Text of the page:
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3-D Printing

3-D printing forms superstrong, fracture-resistant ceramics

Polymerization method overcomes brittleness of silicon oxycarbide

by Mark Peplow
October 12, 2019 | A version of this story appeared in Volume 97, Issue 40


Electron micrographs show a pillar and a lattice constructed by 3-D printing.
Credit: Matter
Three-dimensional printing can build ceramic pillars and lattices that are strong and ductile.

Consider your humble ceramic coffee mug. This marvel of materials science is stiff, lightweight, and resistant to heat or corrosive chemicals. But a swift impact on a hard tile floor soon exposes its Achilles heel: ceramics are notoriously brittle.

To overcome this weakness, researchers have now used 3-D printing to create ceramics that are both strong and ductile (Matter 2019, DOI: 10.1016/j.matt.2019.09.009). Such materials could eventually be used in engineering applications that require a combination of strength, fracture resistance, and high heat tolerance, such as in airplane engine components. “We would love to operate those components at much higher temperatures, because energy efficiency increases with temperature,” explains Katherine T. Faber at Caltech, who works on silicon oxycarbide ceramics and was not involved in the new study. “But it’s not likely to happen with metals, so there is a push towards high-temperature ceramics.”

Traditional methods for making ceramic objects use pressure and heat to fuse inorganic powders together, but these processes tend to create tiny pores and cracks that quickly turn into larger breaks when the material is stressed.

3-D printing offers a way to build ceramics without those fatal flaws, says Lorenzo Valdevit at the University of California, Irvine. He and his team used a commercially available technique called two-photon polymerization direct laser writing to build silicon oxycarbide structures that could withstand up to 7 GPa of pressure before breaking apart. That’s more pressure than high-strength steel can endure before it breaks, Valdevit says.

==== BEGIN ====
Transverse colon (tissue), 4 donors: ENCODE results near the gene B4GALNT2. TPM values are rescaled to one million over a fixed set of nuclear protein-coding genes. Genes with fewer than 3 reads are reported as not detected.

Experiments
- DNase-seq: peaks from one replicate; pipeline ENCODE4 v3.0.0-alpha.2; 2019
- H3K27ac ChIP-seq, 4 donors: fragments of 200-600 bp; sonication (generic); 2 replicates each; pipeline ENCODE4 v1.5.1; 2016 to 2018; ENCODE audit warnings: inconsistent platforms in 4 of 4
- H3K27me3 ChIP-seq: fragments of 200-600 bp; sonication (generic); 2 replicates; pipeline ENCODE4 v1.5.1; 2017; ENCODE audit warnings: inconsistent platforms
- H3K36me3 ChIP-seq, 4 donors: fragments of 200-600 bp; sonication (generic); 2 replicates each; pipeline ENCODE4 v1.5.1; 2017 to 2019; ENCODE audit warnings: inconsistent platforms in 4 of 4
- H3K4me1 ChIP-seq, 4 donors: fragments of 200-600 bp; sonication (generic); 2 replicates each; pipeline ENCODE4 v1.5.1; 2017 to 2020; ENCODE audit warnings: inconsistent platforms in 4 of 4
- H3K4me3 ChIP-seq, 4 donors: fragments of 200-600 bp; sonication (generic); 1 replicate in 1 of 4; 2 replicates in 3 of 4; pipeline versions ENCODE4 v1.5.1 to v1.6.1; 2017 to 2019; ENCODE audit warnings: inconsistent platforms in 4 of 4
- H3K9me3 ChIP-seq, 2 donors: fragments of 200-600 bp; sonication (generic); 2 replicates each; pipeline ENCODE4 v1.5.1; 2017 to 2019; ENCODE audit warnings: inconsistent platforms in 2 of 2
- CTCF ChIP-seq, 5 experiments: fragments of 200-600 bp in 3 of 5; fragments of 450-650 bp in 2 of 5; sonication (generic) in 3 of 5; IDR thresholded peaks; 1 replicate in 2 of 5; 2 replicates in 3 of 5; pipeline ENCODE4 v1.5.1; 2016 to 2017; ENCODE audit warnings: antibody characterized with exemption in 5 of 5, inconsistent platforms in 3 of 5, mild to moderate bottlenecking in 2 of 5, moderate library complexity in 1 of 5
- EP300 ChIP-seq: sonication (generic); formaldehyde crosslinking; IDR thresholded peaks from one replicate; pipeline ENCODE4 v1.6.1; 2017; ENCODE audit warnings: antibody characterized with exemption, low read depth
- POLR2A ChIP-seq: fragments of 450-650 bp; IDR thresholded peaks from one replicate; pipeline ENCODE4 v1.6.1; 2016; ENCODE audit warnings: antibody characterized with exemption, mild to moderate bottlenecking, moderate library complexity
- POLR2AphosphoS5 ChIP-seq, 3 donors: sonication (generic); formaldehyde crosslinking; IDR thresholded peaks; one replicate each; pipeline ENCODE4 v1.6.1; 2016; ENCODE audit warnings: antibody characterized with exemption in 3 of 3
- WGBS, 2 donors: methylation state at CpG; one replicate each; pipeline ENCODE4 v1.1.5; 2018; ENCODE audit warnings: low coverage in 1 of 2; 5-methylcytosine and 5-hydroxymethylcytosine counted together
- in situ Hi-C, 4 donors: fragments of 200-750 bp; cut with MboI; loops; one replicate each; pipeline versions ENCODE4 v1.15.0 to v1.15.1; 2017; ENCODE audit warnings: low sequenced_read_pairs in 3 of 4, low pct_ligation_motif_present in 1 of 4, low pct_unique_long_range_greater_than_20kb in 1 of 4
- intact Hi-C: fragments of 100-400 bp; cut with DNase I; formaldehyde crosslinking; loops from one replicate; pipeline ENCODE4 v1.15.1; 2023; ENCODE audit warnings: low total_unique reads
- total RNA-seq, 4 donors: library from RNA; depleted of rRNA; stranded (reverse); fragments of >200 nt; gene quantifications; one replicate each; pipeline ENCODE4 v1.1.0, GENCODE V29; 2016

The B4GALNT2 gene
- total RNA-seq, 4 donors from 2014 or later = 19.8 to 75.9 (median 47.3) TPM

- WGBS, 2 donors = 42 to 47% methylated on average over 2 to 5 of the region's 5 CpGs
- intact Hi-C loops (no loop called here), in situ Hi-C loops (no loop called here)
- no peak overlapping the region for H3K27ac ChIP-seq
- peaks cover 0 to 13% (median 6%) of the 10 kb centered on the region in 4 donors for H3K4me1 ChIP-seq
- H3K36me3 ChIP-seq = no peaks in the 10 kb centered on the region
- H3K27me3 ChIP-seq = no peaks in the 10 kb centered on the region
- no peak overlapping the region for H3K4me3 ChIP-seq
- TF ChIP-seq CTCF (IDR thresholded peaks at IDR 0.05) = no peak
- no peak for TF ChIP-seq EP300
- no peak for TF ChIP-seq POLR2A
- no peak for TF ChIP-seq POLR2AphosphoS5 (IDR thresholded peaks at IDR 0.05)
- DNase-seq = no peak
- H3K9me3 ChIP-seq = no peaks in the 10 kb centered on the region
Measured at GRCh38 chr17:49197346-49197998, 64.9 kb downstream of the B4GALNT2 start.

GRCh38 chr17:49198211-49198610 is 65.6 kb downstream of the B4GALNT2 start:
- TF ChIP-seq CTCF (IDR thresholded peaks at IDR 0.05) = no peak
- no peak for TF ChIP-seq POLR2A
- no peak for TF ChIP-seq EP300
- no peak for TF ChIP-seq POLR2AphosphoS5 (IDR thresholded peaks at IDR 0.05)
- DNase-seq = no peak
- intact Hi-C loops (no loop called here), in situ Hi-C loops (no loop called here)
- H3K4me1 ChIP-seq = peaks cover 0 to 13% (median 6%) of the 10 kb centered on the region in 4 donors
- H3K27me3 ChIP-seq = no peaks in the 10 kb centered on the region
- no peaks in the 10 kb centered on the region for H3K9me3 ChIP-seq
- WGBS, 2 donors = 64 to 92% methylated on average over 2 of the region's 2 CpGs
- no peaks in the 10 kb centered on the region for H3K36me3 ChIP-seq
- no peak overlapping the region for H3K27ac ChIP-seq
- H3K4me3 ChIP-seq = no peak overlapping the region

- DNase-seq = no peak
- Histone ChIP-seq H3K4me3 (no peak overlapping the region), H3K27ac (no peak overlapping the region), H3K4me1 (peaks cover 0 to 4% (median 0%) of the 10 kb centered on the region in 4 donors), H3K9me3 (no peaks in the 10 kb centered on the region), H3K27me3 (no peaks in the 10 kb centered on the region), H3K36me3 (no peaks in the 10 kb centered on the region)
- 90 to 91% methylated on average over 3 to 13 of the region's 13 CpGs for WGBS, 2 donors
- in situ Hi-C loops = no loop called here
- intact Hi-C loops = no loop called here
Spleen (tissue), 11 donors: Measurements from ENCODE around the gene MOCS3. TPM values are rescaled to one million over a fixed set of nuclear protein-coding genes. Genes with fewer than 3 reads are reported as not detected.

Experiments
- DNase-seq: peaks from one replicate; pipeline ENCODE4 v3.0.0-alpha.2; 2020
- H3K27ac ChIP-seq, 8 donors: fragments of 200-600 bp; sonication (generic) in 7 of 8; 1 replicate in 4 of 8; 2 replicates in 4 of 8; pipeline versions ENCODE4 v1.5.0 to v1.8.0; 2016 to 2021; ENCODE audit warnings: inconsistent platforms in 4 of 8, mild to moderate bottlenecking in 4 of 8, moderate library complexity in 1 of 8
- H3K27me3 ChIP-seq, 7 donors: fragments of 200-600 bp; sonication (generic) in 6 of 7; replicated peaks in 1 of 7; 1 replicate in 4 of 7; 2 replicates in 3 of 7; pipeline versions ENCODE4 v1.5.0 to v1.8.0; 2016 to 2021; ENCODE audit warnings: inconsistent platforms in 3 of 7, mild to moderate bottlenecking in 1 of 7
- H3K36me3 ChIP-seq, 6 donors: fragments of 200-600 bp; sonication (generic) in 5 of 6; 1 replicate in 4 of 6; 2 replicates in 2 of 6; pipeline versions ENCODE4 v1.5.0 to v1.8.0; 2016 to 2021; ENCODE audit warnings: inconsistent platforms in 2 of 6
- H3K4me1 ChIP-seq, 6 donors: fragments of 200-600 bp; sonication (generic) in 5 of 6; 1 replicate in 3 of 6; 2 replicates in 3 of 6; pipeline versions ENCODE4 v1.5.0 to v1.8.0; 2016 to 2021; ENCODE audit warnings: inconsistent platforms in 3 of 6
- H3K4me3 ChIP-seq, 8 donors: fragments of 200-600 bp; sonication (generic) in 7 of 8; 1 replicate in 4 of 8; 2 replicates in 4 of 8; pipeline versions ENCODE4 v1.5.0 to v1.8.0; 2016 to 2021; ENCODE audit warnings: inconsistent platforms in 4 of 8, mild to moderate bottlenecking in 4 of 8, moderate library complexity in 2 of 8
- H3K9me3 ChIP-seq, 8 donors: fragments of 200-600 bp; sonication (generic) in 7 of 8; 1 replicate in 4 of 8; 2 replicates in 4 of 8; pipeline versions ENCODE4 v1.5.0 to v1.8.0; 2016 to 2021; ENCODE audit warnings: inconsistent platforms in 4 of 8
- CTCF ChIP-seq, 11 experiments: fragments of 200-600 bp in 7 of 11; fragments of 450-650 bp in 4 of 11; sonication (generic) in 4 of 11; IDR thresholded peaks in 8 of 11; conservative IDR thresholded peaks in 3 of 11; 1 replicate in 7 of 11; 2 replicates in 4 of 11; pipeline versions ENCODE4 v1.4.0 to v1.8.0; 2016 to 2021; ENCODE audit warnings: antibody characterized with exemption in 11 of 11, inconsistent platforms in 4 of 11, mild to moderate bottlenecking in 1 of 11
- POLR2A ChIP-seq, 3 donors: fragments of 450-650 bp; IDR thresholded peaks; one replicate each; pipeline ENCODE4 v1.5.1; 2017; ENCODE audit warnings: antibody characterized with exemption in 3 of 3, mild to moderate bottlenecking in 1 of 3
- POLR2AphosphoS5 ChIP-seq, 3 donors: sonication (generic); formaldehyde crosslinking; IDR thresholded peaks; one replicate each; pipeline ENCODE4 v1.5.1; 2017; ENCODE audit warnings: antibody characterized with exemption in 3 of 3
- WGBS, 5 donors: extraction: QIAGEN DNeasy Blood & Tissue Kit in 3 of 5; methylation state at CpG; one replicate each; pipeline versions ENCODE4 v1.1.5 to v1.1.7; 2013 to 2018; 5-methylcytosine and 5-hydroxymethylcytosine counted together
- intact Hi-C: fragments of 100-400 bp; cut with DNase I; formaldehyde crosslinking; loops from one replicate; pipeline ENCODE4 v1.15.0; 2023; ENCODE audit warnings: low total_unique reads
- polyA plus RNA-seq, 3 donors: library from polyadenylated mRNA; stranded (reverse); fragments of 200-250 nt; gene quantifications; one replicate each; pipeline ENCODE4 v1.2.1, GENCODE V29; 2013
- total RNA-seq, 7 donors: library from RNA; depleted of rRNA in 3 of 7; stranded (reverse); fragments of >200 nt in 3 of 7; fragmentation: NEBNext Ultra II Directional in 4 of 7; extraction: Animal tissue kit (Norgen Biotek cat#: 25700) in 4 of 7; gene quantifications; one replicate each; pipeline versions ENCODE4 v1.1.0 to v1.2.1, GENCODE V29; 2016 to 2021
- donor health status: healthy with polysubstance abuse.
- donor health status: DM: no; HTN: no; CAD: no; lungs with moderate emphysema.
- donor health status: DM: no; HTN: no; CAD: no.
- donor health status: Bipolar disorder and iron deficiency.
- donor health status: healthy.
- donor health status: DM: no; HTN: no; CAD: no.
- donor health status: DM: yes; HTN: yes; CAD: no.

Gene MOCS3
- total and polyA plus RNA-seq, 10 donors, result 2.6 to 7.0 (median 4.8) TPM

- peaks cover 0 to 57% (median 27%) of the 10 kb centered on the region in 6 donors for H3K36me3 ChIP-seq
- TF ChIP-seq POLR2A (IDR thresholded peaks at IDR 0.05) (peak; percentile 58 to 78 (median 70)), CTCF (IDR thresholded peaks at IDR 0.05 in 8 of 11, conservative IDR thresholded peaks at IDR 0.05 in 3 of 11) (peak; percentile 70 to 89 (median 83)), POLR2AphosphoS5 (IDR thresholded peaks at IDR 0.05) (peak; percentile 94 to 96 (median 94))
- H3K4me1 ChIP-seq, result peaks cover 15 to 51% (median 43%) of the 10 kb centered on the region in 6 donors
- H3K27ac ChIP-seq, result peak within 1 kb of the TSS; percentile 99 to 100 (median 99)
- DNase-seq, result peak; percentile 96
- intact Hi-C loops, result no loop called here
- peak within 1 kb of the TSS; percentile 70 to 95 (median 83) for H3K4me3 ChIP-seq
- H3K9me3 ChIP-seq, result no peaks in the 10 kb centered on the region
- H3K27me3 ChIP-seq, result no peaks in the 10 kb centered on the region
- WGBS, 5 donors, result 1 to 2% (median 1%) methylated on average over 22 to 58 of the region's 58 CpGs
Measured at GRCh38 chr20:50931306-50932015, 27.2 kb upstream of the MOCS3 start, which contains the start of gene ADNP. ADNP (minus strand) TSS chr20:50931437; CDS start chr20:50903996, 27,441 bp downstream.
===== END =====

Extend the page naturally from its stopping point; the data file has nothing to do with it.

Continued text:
The structures were also remarkably ductile, with some compressing by up to 25% before finally giving way. “What’s unique is that together with this high strength, you also have really high ductility, which you almost never see in ceramics,” Valdevit says.

To make the ceramics, the researchers mixed (mercaptopropyl)methylsiloxane and vinylmethoxysiloxane with a phosphine oxide reagent. Exposed to pulses of infrared laser light, this reagent forms a radical that triggers the siloxanes to polymerize, creating a solid. Crucially, the radical forms only when and where two photons of infrared light arrive simultaneously, which confines the polymerization to the focal point of the laser, where the intensity of the light is greatest. Moving the focal point around enabled the researchers to trace and precisely print different 3-D shapes.

After washing away unreacted siloxane monomers, the researchers heated their polymer structures at 1,000 °C for one hour to force out any organic components, leaving only silicon, oxygen, and carbon atoms. The remaining silicon oxycarbide ceramic has an amorphous structure that is similar to silica glass, forming a network of tetrahedral SiO4 units in which some oxygen atoms have been replaced by carbon. “They end up with an amorphous material that has very few flaws, and strengths approaching the maximum predicted by theory,” Faber says.

The team used this approach to create ceramic pillars up to 20 μm wide and complex lattices—known as architected materials—with struts up to 600 nm wide. Researchers from HRL Laboratories, who were involved in this study, had previously used other 3-D printing methods to make similar silicon oxycarbide lattices. But the greater precision of two-photon laser writing has helped to improve the material’s physical properties, such that the new lattices are the stiffest and strongest architected materials ever made, the researchers contend.

“Being able to print high strength ceramics with good ductility is impressive,” says Minh-Son Pham at Imperial College London, who works on architected materials. For practical applications, though, 20 μm is still quite tiny, he adds.

Scaling up might require a different 3-D printing technique—two-photon polymerization is slow, expensive, and not suited to building bigger structures. So Valdevit’s team is exploring alternative 3-D printing processes that could produce larger ceramic objects without sacrificing strength and ductility. If it were possible to craft 500-μm-wide struts from the same flawless silicon oxycarbide, “then you could print structures that are many centimeters across,” Valdevit says.



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